I use the free Google Earth software program to obtain satellite images of archaeological sites. If you download the Google Earth virtual globe program to your computer and start it up, in the search bar on the upper left hand side you can search for locations. In this module I describe how I use Google Earth to obtain satellite imagery of a site.
Placing Datum Points on Key Features of an Archaeological Site
Xfig is a free and open-source downloadable program for vector graphics.
In Xfig, I upload a satellite figure of an archaeological site, and then overlay circles over features in the site, trying to match as closely as possible their apparent diameter and position. In this module, I describe how I do that.
Calculating the Changing Positions of the Stars in the Sky over Time
The pyephem ephemeris calculation library written in the python programming language is much more applicable for archaeoastronomy. I created a script stars_print_out_ra_and_dec.py that calculates the equatorial coordinates for stars going back in 50 year increments from present to 5000BC (I describe all of this in this module). The script also does this calculation for the Pleiades and Hyades clusters (which aren’t one star, but are tight clusters of stars), and the supernovae in 1006 and 1054 (which, obviously, have coordinates that only make sense on those dates because the supernovae rapidly faded in brightness). To run the script on Unix/Linux/MacOS, download and install the pyephem library in python, and type
The output with the star name, date, right ascension and declination coordinates is in the file stars_print_out_ra_and_dec.out (note that if you aren’t interested in modifying the python script, all you need is that output file… the equatorial coordinates for the stars given in the file work for analysis of any archaeological location in the world as long as it wasn’t built before 5000BC).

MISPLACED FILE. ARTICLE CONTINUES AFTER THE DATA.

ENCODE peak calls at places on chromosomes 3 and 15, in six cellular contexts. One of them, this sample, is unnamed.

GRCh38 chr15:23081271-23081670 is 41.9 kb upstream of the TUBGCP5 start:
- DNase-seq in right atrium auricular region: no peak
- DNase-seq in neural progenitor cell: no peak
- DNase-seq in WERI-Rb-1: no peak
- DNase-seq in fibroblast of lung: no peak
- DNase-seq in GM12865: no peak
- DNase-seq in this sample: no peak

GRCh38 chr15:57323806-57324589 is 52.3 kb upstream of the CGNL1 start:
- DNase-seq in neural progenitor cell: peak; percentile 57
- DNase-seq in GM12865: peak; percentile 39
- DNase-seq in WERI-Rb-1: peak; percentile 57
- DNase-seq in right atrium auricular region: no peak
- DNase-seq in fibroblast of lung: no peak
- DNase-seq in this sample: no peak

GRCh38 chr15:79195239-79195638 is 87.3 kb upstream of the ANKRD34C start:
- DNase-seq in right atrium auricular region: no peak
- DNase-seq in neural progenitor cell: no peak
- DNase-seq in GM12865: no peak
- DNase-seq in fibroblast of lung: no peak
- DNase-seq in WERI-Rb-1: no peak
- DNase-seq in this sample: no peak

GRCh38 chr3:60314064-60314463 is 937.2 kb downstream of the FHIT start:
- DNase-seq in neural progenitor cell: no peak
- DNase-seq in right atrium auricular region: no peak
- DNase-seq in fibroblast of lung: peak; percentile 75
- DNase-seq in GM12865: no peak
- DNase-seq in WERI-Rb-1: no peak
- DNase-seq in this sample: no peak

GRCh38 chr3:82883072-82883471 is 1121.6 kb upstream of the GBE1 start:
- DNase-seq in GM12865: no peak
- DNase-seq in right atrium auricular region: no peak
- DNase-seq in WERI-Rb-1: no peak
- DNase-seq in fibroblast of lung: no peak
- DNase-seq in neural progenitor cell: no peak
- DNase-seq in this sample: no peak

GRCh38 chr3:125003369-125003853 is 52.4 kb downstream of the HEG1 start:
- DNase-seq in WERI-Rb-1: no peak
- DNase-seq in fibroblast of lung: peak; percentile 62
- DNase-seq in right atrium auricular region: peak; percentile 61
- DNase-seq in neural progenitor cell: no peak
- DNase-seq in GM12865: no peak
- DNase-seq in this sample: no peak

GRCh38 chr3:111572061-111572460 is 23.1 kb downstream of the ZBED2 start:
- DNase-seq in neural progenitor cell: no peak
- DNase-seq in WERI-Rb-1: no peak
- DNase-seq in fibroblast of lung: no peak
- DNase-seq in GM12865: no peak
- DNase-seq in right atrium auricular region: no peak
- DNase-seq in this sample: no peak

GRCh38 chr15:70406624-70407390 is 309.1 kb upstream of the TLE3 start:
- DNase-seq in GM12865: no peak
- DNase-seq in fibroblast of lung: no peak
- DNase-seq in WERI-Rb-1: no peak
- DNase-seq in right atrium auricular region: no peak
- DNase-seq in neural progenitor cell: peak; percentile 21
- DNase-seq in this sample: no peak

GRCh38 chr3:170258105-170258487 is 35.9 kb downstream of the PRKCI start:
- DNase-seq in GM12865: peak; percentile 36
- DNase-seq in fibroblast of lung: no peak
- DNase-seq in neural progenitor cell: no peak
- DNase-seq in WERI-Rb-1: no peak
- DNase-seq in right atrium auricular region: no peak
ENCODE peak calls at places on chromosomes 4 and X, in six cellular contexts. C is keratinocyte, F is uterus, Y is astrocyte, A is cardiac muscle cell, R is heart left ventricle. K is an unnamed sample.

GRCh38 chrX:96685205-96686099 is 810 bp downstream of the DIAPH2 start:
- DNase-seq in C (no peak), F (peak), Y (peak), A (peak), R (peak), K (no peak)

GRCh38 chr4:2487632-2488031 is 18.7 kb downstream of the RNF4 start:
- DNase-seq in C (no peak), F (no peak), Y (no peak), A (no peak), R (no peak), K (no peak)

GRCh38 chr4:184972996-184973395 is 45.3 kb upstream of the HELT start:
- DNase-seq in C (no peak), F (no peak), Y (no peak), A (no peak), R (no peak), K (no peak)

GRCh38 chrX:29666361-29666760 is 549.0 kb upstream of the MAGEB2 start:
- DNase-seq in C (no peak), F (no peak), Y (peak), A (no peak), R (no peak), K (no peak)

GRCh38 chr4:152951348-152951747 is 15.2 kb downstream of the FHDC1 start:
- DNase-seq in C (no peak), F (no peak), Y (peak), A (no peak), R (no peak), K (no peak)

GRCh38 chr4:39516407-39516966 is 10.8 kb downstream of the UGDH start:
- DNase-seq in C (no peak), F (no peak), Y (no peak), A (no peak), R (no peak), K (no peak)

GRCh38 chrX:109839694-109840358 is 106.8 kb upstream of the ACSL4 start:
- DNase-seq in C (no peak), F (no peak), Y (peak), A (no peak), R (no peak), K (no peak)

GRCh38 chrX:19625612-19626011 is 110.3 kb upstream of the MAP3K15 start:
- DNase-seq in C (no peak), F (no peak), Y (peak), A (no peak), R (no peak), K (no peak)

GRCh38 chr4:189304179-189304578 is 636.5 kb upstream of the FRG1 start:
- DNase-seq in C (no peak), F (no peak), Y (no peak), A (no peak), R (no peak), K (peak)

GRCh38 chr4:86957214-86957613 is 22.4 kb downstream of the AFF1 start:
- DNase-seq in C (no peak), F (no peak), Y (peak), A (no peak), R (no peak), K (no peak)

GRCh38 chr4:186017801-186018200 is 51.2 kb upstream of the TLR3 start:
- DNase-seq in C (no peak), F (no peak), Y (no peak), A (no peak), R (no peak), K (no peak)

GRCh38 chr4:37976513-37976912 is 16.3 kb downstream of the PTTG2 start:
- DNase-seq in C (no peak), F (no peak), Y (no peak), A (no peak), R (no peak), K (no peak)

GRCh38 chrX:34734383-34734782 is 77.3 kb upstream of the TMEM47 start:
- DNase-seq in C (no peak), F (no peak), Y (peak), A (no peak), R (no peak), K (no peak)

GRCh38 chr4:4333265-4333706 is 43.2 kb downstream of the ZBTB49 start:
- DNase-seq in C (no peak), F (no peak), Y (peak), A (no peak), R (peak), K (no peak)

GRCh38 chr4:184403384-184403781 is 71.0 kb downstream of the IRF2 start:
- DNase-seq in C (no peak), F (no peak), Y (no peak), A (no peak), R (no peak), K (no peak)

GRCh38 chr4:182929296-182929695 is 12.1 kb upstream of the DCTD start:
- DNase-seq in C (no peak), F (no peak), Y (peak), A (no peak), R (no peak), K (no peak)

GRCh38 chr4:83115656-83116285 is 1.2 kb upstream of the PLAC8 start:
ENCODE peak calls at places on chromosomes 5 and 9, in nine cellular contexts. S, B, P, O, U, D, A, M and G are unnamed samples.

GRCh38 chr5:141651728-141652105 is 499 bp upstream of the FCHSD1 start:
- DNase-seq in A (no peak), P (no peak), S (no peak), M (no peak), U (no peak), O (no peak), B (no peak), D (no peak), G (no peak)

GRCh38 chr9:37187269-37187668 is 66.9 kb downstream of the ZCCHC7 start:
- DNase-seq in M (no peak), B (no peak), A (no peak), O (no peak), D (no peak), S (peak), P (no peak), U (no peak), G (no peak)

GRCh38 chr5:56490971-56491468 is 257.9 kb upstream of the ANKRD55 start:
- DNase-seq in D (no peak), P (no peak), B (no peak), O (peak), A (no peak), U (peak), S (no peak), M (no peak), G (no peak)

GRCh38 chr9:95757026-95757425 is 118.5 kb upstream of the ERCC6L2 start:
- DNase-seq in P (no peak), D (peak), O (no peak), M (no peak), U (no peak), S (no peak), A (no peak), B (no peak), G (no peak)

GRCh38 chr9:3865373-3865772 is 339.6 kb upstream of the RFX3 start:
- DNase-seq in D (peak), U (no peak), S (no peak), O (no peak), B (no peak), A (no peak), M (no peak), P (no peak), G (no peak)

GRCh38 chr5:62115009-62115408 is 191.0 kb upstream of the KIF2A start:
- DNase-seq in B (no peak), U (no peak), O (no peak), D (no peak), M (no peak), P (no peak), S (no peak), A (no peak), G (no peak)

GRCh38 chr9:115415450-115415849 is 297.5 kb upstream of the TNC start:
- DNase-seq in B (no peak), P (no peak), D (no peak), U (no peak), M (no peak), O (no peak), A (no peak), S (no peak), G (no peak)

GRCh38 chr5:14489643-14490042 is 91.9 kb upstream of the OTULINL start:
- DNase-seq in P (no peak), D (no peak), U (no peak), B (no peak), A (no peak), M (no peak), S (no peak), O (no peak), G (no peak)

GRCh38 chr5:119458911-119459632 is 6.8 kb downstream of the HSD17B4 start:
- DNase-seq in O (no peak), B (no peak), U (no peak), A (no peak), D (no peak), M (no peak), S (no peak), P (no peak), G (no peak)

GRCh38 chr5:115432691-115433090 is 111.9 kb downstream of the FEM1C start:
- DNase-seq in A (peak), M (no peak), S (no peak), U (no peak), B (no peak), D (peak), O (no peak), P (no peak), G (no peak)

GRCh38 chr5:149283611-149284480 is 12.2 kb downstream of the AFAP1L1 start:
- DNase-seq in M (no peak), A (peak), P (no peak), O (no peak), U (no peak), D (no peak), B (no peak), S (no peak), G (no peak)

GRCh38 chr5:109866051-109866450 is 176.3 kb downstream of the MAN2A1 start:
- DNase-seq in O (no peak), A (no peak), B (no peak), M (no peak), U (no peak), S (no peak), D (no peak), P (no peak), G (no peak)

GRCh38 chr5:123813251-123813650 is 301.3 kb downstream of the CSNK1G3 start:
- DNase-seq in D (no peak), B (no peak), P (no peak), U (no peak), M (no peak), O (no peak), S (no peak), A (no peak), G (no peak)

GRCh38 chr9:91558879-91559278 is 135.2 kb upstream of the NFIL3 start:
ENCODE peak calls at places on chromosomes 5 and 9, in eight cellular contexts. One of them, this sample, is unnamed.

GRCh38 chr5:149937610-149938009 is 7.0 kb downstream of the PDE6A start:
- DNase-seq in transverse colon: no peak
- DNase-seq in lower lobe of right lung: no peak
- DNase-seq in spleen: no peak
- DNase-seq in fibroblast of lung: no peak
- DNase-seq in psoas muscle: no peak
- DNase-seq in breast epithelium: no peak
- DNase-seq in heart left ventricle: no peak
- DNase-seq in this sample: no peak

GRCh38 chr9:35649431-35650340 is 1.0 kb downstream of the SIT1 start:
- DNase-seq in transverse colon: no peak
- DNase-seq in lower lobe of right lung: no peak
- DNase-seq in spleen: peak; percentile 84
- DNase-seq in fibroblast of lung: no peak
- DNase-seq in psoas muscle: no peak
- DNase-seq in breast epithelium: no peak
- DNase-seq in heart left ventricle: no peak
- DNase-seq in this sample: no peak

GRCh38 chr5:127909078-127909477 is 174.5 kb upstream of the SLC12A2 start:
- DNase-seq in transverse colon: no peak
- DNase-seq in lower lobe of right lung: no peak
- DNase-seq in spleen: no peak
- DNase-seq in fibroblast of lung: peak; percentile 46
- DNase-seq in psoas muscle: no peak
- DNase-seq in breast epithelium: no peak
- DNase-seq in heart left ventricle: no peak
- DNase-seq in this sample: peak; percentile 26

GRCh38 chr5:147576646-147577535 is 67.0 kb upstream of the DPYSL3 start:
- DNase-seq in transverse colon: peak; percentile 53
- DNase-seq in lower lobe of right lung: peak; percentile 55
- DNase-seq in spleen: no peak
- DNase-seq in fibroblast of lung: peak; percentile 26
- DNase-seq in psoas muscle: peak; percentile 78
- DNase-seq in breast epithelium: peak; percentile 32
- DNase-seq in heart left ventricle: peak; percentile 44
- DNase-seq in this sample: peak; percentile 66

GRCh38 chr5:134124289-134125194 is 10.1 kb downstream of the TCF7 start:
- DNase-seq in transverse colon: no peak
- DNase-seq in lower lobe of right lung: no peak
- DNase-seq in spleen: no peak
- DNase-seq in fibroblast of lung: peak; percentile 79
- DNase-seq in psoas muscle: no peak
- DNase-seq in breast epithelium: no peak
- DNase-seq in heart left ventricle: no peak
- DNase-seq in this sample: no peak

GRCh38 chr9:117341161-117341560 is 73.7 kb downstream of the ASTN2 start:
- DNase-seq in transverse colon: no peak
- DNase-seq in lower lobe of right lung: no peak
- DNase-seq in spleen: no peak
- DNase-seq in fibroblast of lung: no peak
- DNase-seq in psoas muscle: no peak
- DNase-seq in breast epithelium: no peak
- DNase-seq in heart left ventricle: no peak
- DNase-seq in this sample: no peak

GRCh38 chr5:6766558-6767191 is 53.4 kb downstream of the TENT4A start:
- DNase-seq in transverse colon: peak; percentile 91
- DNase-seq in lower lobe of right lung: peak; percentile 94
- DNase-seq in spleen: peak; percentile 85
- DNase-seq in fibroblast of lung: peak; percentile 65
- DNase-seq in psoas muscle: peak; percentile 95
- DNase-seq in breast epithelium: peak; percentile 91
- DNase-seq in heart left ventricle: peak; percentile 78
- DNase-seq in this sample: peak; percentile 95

In order to calculate where stars rise and set at a particular location, you need to know the horizon profile, as I describe in this module.
HeyWhatsThat website is a free online tool to calculate the horizon profile for any point on Earth. I describe how to use it in this module. I’ve noticed that in mountainous terrain the HeyWhatsThat calculation doesn’t capture some far away mountains that are obviously visible on the horizon when you are actually at the site. So, for locations in mountains, like Machu Picchu for instance, use HeyWhatsThat with caution.
There is another free software tool for horizon calculations called Horizon, but it is only available for Windows (which I don’t use), thus I cannot vouch for how easy to use it is, or as to what data formats it inputs and outputs, and whether or not is does reliable calculations for hilly terrain.
Calculating the Rise/Set Azimuths of Stars on the Horizon
The rise/set “azimuth” of a star is the bearing from North on the horizon that the star rises/sets. The US Naval Observatory has a nice website with an online calculator that provides the rise/set azimuth and times of rise/sets for the brightest stars, the Sun, and the Moon for any location on Earth and date (within recent past or future) that you provide. The website assumes that the horizon is flat. Because the website only can do the calculation for recent past or future, it isn’t ultimately that useful for research in archaeoastronomy. Still it is fun to use.
You can also use pyephem to get the rise/set azimuths for stars at a certain date at a location with a flat horizon.